World Breakthrough - First Pregnancy From Ovarian Tissue Grafted in the Anterior Abdominal Wall
IVFAustralia’s sister clinic Melbourne IVF together with the Royal Women’s Hospital (the Women’s) announced the world’s first pregnancy from ovarian tissue grafted in the anterior abdominal wall of a Victorian woman today at the Fertility Society of Australia Conference in Sydney.
The world leading fertility preservation medical and scientific research team, led by Associate Professor Kate Stern, Head of Fertility Preservation at Melbourne IVF and the Womens said “This pregnancy provides unequivocal evidence that cryopreservation, or freezing of the ovarian tissue, preserves follicle development and that normal ovarian function and pregnancy can occur at a non-ovarian site
The Melbourne woman, Vali, who previously had both of her ovaries removed as part of her treatment for cancer, is 26 weeks pregnant expecting twins. This is the first time an on-going pregnancy has been achieved from ovarian transplanted tissue on the abdominal wall (a heterotopic graft site). “Our success means renewed optimism for women who are facing ovarian surgery or radiotherapy to treat cancer. We now plan to introduce a new program for retrieval and transport of ovarian tissue from other centres for cryopreservation and storage in our centre allowing patients being treated outside the major centres to have the optimal opportunity for cryopreservation of their precious ovarian tissue.” said Kate Stern.
Vali sought the tissue preservation treatment to help save her fertility after the loss of ovarian function through cancer treatment. Prior to surgery to remove her second ovary at the age of 23, she requested ovarian tissue be frozen. Seven years after the cancer treatment that left her menopausal, Vali had the frozen ovarian tissue thawed and grafted back on to her abdominal wall to help her conceive a baby with her own eggs. Vali, is now 25 weeks into her pregnancy and is expecting twins.
Typically freezing and transplanting ovarian tissue back into the original position in the pelvis, is known as orthotopic transplantation, and has resulted in 29 births world-wide.
However in Vali’s case the ovarian fragments were grafted to an alternative site outside the pelvis, away from their physiological location, called a heterotopic transplantation – this is the first time in the world such a transplant has resulted in a clinical pregnancy.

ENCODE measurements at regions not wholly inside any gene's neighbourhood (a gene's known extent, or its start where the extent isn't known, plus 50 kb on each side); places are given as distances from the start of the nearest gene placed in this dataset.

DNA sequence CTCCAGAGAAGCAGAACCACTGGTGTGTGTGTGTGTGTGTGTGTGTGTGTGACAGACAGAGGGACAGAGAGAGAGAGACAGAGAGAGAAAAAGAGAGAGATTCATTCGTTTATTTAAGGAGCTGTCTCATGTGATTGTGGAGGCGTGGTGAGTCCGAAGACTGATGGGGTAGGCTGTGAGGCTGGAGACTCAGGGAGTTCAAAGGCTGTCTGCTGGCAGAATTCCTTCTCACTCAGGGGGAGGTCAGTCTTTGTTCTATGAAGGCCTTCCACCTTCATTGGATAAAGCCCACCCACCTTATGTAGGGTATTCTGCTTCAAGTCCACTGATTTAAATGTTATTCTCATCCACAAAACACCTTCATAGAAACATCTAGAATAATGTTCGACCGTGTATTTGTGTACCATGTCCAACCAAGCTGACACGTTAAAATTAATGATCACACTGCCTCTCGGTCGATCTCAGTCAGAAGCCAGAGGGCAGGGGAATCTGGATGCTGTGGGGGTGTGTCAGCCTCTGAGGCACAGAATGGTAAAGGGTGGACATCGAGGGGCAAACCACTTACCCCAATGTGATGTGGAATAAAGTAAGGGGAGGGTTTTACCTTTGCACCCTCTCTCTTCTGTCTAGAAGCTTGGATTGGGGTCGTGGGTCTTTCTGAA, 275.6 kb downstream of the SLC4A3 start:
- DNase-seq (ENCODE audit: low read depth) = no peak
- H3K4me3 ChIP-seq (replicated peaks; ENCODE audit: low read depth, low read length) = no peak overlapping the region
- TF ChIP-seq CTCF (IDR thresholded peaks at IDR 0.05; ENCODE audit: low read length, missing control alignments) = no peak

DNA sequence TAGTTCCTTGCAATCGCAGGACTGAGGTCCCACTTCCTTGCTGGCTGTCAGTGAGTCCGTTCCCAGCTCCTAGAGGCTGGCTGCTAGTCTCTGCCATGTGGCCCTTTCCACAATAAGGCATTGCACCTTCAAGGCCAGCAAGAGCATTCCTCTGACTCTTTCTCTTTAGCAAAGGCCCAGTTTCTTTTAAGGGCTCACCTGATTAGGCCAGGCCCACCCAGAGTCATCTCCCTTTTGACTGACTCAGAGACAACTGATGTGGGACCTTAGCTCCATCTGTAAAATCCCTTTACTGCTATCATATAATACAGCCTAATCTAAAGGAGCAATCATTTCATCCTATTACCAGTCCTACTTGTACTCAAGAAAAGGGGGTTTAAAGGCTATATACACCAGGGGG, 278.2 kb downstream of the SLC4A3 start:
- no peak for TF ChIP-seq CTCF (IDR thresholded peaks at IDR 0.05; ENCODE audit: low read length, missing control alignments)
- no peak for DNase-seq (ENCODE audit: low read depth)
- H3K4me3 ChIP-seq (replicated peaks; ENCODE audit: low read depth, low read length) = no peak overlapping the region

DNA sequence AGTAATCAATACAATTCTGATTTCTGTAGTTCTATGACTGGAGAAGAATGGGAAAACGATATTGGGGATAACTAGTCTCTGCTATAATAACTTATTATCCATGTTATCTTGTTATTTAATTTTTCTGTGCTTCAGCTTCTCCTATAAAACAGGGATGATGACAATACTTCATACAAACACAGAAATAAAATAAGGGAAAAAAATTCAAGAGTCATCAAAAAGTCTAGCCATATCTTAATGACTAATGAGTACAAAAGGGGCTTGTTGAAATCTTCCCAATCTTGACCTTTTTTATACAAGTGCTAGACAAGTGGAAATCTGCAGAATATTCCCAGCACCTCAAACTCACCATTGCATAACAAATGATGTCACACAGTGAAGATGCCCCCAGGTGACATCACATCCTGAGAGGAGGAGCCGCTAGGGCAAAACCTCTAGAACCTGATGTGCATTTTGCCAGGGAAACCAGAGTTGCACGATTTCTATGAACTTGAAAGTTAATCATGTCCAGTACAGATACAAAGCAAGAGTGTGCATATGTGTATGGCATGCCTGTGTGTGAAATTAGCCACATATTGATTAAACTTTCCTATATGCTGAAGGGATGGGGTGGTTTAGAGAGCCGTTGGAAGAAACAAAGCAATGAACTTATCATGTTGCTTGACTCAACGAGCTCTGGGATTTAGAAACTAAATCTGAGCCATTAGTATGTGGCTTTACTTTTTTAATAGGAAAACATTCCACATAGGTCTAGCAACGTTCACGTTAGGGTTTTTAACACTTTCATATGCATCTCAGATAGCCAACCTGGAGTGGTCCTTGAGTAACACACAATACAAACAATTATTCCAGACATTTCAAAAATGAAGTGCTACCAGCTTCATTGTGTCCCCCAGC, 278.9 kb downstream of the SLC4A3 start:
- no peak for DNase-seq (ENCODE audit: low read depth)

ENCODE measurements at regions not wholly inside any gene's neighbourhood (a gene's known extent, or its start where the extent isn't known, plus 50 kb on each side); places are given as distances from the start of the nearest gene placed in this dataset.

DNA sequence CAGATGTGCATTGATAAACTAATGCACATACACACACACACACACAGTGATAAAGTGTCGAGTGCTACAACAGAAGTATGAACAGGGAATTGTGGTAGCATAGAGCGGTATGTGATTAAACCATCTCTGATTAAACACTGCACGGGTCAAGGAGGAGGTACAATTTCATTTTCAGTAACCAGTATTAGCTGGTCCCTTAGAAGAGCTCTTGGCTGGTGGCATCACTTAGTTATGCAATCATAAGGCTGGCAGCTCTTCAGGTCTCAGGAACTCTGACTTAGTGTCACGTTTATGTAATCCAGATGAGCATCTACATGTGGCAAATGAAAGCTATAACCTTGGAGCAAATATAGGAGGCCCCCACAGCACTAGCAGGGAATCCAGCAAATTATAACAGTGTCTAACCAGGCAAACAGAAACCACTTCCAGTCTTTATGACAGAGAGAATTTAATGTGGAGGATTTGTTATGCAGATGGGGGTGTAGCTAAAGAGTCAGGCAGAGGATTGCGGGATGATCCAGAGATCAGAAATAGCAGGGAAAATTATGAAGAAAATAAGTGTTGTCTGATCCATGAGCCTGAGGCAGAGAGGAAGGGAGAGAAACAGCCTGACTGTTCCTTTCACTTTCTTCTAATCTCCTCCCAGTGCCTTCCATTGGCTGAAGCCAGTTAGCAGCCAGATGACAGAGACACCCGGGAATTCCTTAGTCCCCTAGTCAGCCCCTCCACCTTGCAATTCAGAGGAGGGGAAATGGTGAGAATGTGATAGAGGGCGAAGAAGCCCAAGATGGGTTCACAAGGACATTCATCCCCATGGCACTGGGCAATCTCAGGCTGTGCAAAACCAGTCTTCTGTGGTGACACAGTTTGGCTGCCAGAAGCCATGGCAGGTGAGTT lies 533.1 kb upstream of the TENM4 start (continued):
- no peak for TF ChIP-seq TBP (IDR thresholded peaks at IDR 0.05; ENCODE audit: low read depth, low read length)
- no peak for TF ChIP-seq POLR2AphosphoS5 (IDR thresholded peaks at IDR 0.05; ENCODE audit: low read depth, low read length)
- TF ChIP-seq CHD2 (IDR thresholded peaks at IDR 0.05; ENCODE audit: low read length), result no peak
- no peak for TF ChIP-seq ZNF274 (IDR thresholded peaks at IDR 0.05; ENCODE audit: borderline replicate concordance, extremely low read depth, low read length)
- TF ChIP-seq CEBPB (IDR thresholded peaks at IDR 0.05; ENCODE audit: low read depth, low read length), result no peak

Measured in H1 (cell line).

With the supply of blood and stimulating hormones to increase the viability of the transplanted tissue, follicle development occured and mature eggs were retrieved from the heterotopic site. Once harvested, IVF was undertaken to achieve the pregnancy.
Congratulations to the entire Research Team responsible for this groundbreaking pregnancy.
- Associate Professor Kate Stern, Head of the Fertility Preservation Service at Melbourne IVF (MIVF) and the Women’s, Head of Clinical Research at MIVF and Head of the Endocrine and Metabolic Unit, the Women’s;
- Dr Lyndon Hale, Head of Reproductive Surgery at the Women’s and Medical Director at MIVF;
- Associate Professor John McBain, Head of Reproductive Services, the Women’s and Senior Fertility Specialist at MIVF;
- Dr Debra Gook, lead scientist of the oocyte and ovarian tissue cryopreservation program at the Women’s and MIVF;
- Dr Franca Agresta, Clinical Research Manager, the Women’s and MIVF;
- Dr Manuela Toledo, senior fertility specialist MIVF;
- Dr Jacqueline Oldham and Dr Amanda Sampson, gynaecology ultrasound specialists;
- Associate Professor Tom Jobling, gynaecological oncologist; and
- Dr Petra Wale, Ms Stacey Gwilim and Ms Nicole Merry, senior scientists and laboratory managers, MIVF.
Special acknowledgement to Professor Claus Yding Andersen, Head of the Laboratory of Reproductive Biology, University Riks Hospital, Copenhagen, and Professor Dror Meirow, Professor of Obstetrics and Gynaecology.
The research is to be published in Europe’s leading reproductive medicine journal, Human Reproduction Full Title: First Reported Clinical Pregnancy Following Heterotopic Grafting of Cryopreserved Ovarian Tissue in a Woman after a Bilateral Oophorectomy. (doi:10.1093/humrep/det360)